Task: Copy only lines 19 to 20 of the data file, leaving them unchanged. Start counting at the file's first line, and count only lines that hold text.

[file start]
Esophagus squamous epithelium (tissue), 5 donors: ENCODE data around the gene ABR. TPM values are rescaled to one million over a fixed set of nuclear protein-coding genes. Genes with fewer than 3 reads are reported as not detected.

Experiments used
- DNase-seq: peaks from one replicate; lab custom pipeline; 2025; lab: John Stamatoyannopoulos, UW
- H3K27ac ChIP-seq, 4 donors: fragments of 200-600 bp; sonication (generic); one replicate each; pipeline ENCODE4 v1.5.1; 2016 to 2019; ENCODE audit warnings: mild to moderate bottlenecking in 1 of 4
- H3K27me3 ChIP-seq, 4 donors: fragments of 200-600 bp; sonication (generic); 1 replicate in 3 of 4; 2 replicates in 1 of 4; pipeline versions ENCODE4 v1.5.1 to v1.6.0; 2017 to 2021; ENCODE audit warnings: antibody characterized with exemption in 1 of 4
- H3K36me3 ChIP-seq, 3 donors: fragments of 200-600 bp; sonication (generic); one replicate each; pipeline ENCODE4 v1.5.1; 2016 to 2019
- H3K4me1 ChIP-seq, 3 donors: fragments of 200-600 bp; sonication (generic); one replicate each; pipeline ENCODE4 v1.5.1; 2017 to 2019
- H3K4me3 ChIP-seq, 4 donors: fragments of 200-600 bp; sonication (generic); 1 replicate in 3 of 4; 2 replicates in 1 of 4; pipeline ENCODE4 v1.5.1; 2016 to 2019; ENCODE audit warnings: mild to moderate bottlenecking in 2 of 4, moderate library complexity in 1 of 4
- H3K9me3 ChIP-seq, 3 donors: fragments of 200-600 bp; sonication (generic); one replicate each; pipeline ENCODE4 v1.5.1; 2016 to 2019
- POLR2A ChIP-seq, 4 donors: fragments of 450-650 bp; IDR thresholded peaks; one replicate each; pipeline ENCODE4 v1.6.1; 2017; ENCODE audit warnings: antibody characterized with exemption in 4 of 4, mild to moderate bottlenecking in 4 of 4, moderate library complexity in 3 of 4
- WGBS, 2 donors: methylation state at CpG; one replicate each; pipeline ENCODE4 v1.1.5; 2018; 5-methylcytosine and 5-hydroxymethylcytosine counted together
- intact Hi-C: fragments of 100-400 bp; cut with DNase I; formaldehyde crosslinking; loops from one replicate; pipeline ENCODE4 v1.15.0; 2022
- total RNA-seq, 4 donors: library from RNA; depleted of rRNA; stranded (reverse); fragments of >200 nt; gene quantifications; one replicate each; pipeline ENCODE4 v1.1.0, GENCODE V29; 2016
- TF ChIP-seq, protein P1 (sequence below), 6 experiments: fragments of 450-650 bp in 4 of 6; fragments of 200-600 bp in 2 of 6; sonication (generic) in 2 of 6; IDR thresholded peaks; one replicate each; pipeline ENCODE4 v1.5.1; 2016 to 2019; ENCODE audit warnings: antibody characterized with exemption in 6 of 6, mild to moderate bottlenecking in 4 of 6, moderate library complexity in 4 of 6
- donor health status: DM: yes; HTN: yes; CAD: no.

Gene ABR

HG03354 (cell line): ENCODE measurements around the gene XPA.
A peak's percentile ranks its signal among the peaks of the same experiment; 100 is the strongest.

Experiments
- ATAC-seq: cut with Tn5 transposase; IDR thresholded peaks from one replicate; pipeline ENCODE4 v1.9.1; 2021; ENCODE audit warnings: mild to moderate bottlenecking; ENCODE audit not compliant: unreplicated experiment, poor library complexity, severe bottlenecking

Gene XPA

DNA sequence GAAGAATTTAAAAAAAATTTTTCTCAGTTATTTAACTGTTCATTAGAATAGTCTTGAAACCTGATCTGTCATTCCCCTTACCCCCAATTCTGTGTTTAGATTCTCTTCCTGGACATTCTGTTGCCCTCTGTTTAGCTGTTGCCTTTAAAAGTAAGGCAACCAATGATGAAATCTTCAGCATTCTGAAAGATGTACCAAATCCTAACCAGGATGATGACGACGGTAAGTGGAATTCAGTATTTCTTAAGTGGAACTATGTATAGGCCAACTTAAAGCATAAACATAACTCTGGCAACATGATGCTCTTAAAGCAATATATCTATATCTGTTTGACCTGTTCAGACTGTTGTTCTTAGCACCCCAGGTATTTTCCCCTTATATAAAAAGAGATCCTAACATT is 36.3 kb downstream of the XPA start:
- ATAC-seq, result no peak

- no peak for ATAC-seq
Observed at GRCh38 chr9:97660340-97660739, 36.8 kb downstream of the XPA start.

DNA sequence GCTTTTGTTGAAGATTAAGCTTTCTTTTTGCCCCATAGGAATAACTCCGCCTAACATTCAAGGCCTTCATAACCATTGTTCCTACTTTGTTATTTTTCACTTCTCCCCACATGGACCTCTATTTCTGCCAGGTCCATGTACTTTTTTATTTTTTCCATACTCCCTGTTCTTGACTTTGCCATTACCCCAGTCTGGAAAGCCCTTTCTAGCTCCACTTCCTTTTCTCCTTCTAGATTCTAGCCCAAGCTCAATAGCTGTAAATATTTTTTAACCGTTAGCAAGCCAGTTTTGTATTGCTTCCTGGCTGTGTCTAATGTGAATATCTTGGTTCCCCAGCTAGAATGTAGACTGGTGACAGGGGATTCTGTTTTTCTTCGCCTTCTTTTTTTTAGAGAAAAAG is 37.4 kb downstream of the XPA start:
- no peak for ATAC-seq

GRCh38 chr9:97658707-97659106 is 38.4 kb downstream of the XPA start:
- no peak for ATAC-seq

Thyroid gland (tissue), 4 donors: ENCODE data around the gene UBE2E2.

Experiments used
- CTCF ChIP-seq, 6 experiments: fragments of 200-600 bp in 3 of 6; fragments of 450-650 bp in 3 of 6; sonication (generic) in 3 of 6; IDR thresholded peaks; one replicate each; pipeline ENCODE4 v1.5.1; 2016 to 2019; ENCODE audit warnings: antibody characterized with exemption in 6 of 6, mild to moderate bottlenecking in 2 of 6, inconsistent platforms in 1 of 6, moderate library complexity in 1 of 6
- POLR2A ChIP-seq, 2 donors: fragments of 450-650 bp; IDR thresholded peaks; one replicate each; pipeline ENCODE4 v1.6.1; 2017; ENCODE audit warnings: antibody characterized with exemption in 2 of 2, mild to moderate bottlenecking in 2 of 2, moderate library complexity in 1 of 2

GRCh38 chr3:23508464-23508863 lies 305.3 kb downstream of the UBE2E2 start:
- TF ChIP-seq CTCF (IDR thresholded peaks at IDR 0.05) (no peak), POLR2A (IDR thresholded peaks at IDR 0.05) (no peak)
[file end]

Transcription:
Experiments
- ATAC-seq: cut with Tn5 transposase; IDR thresholded peaks from one replicate; pipeline ENCODE4 v1.9.1; 2021; ENCODE audit warnings: mild to moderate bottlenecking; ENCODE audit not compliant: unreplicated experiment, poor library complexity, severe bottlenecking